UHC, on the other hand, simply means that all insurance companies are FORCED to cover people, and the people are FORCED to pay for everyone else. This is clearly a good thing for insurers - people are forced to pay higher fees to pay for the chronically ill, and the incentives to live a safe life are reduced. Why the hell do I have to pay for smokers' lung cancer treatment when they've been informed that smoking causes lung cancer? -- the health companies, doctors, and drug companies win.
3) If it ain't in the Constitution, but you want the federal government to rule on it, then CHANGE THE CONSTITUTION - there is a system designed for doing such a thing (they are called "amendments"). Without an amendment the entire argument is moot.
The. Federal. Government. Does. Not. Have. The. Power. To. Provide. Health. Care.
4) "when you get cancer, even after living a healthy life, do you really deserve to die because you don't have enough money?" ... "If a car plows into yours at an intersection, even though you had the green light, should you be rushed to the emergency room only to be wheeled back onto the street because you aren't covered?"
Listen, I'm not God, so don't ask me why he gives people who are nice cancer, or why he lets people get plowed by cars even though they're modern day saints. If someone has cancer, or gets run over, and the procedure to heal them takes a certain amount of resources to undertake, and no one is willing to give that person the money necessary to acquire the resources (i.e. Churches, family, nor friends give them money, and doctors refuse to work for free, and drug companies refuse to give the medication for free), then they may not DESERVE to die, but they don't have a choice -- If it takes a million bricks to build a hospital, but you only have 50, then... sucks for you!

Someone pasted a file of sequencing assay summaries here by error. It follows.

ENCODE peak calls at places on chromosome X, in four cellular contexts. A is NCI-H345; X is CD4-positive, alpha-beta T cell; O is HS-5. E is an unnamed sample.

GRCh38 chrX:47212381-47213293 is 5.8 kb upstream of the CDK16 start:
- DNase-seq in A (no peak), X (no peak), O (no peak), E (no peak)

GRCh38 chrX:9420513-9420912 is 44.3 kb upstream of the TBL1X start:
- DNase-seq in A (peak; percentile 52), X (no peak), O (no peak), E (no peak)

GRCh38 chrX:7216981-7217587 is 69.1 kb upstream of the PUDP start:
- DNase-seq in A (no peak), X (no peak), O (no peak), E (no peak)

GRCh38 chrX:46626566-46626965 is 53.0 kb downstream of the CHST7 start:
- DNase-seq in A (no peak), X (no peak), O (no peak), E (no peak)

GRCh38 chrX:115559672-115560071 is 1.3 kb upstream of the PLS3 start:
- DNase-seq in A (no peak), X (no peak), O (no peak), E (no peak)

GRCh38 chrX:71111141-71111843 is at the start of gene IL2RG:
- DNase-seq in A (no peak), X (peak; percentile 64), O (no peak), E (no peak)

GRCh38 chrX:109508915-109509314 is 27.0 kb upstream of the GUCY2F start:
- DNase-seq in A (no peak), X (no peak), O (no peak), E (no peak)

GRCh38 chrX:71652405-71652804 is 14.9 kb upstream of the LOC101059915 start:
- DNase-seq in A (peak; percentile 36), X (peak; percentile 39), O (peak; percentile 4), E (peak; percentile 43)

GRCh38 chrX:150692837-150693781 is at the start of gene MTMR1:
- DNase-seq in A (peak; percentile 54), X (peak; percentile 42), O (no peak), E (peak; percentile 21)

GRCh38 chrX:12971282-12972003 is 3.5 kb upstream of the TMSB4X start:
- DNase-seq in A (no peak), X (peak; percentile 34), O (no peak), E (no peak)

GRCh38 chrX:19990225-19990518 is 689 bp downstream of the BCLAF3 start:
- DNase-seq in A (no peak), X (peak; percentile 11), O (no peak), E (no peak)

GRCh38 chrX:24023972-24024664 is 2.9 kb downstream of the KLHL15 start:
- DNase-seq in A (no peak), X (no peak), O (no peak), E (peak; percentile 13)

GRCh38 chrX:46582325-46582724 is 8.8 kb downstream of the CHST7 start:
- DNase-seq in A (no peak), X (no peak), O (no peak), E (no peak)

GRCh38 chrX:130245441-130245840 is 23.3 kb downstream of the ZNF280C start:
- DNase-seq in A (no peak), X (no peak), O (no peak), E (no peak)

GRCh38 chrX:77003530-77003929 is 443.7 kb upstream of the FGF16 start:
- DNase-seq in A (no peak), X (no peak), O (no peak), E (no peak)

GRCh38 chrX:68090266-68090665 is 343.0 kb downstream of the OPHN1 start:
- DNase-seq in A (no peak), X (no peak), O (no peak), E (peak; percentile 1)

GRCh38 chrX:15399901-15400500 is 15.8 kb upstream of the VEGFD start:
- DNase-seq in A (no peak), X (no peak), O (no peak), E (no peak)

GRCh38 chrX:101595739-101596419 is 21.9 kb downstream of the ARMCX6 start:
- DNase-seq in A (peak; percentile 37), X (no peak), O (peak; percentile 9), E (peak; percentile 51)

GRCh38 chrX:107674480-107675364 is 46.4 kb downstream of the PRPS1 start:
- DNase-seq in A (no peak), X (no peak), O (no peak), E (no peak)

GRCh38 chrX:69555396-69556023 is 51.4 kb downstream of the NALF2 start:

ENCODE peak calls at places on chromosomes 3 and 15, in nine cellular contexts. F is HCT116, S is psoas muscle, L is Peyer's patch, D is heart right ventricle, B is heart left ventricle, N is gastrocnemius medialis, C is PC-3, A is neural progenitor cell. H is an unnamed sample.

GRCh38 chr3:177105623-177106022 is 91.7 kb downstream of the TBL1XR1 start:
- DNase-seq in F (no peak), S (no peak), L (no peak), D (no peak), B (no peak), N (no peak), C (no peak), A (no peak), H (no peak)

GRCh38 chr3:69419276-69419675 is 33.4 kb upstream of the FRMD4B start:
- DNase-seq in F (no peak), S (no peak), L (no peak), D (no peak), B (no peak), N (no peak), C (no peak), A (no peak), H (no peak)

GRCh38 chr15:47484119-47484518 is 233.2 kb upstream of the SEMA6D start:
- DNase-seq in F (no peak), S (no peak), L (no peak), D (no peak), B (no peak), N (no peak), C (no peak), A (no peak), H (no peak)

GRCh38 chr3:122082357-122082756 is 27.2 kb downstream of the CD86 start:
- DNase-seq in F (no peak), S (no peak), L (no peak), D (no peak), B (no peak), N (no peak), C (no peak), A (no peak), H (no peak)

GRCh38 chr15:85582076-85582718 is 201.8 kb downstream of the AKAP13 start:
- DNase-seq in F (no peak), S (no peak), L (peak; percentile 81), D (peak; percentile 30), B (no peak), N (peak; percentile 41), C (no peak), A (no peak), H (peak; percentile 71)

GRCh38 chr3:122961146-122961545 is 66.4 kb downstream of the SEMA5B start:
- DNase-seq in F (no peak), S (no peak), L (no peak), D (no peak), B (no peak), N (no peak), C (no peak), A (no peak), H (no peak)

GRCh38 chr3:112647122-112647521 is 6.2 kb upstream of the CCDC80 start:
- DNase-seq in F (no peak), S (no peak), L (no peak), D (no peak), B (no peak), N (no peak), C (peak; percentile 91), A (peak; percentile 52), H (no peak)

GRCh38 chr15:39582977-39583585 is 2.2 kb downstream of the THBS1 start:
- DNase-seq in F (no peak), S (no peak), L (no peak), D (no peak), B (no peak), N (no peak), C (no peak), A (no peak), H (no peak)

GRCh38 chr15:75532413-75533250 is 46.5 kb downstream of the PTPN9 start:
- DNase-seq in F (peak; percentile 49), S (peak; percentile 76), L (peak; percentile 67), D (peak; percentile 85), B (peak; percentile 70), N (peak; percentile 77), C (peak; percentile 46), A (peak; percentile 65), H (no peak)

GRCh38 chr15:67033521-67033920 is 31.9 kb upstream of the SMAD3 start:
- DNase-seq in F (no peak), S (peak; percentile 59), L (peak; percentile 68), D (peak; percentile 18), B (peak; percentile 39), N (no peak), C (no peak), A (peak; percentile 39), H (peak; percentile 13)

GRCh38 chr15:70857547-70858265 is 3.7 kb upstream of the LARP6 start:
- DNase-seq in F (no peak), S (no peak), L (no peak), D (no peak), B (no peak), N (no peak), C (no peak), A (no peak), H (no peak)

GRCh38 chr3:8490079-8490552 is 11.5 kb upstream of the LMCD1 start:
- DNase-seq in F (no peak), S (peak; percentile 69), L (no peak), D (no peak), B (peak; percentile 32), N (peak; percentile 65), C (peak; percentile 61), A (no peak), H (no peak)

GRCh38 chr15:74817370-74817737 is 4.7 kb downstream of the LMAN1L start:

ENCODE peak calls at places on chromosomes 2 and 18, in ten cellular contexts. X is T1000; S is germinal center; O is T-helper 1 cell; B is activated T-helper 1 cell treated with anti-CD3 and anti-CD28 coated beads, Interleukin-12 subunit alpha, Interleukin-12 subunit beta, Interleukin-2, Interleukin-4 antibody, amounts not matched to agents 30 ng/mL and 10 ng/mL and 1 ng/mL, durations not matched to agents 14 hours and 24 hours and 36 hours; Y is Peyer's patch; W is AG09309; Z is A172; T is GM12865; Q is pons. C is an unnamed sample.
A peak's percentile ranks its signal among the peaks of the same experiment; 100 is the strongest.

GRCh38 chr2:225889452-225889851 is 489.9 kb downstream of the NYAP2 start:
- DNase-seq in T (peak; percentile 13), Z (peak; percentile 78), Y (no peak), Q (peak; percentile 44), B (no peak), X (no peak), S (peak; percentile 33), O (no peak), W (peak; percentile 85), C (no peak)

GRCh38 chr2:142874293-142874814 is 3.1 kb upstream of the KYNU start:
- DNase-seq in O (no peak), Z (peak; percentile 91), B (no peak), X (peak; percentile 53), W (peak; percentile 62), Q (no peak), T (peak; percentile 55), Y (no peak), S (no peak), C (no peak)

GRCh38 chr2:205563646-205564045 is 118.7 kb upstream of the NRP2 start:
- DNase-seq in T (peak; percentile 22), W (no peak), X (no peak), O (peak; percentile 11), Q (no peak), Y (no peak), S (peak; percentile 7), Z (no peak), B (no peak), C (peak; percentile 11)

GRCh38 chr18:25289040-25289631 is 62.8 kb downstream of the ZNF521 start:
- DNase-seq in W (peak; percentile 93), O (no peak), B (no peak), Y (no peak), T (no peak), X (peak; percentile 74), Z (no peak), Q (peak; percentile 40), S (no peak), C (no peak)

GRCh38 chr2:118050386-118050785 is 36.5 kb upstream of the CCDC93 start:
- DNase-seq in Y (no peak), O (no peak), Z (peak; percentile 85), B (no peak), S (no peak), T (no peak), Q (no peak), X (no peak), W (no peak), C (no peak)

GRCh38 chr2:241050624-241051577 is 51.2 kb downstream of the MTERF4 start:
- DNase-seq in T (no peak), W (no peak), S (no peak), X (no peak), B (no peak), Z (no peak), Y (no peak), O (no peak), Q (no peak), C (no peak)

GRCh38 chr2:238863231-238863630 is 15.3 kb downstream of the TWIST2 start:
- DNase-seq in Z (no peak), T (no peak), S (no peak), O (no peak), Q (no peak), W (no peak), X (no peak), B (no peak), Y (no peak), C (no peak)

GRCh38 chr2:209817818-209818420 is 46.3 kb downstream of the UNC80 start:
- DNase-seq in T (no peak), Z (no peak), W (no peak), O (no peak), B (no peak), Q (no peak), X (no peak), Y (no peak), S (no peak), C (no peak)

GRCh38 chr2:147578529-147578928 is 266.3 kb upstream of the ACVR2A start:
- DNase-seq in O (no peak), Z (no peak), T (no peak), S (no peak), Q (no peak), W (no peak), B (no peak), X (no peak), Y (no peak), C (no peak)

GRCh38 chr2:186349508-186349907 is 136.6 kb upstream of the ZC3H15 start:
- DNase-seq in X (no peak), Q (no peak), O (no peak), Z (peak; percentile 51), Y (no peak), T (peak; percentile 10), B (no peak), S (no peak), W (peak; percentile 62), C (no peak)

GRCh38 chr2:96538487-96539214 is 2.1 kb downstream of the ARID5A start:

I know it sounds cruel, but if people don't WILLFULLY want to save everyone else's lives, why should they be forced to? YOU CAN, RIGHT NOW, GO TO A CHARITY AND GIVE THEM MONEY. Are you doing it? no. should I hire police to force you to give them your money? of course not.
UHC is just forced charity. Your argument here is complete nonsense simply because charity still exists - and those who wish to help people should be free to do so. Those who don't want to help their fellow man beyond what they do with their labor, shouldn't have to.
UHC is FORCED CHARITY, aka, INVOLUNTARY SERVITUDE... i would go one step further, but I'm not sure if it's justified.
Your argument, if taken into another direction, seems to claim that hospitals should be built everywhere and en masse, and people should be forced to become doctors because we need to be able to treat anyone at any time for any reason. This is obviously ludicrous.
"We all know of a certain road that was paved with good intentions." - Milton Friedman.
5)"who are we to play god in deciding who lives and who dies?"
If you want to invoke the "God Argument", then we need to realize that we would be playing god to force people to pay to treat people with cancer!!
GOD (if one exists, but this is a side argument) is the one that gave the people cancer; GOD is the one that ran the person over with a car; GOD is the one who made the people poor; GOD is the being who made diseases; GOD is the one who causes mothers to die in childbirth; GOD is the one that strikes people with lightning!!!!!!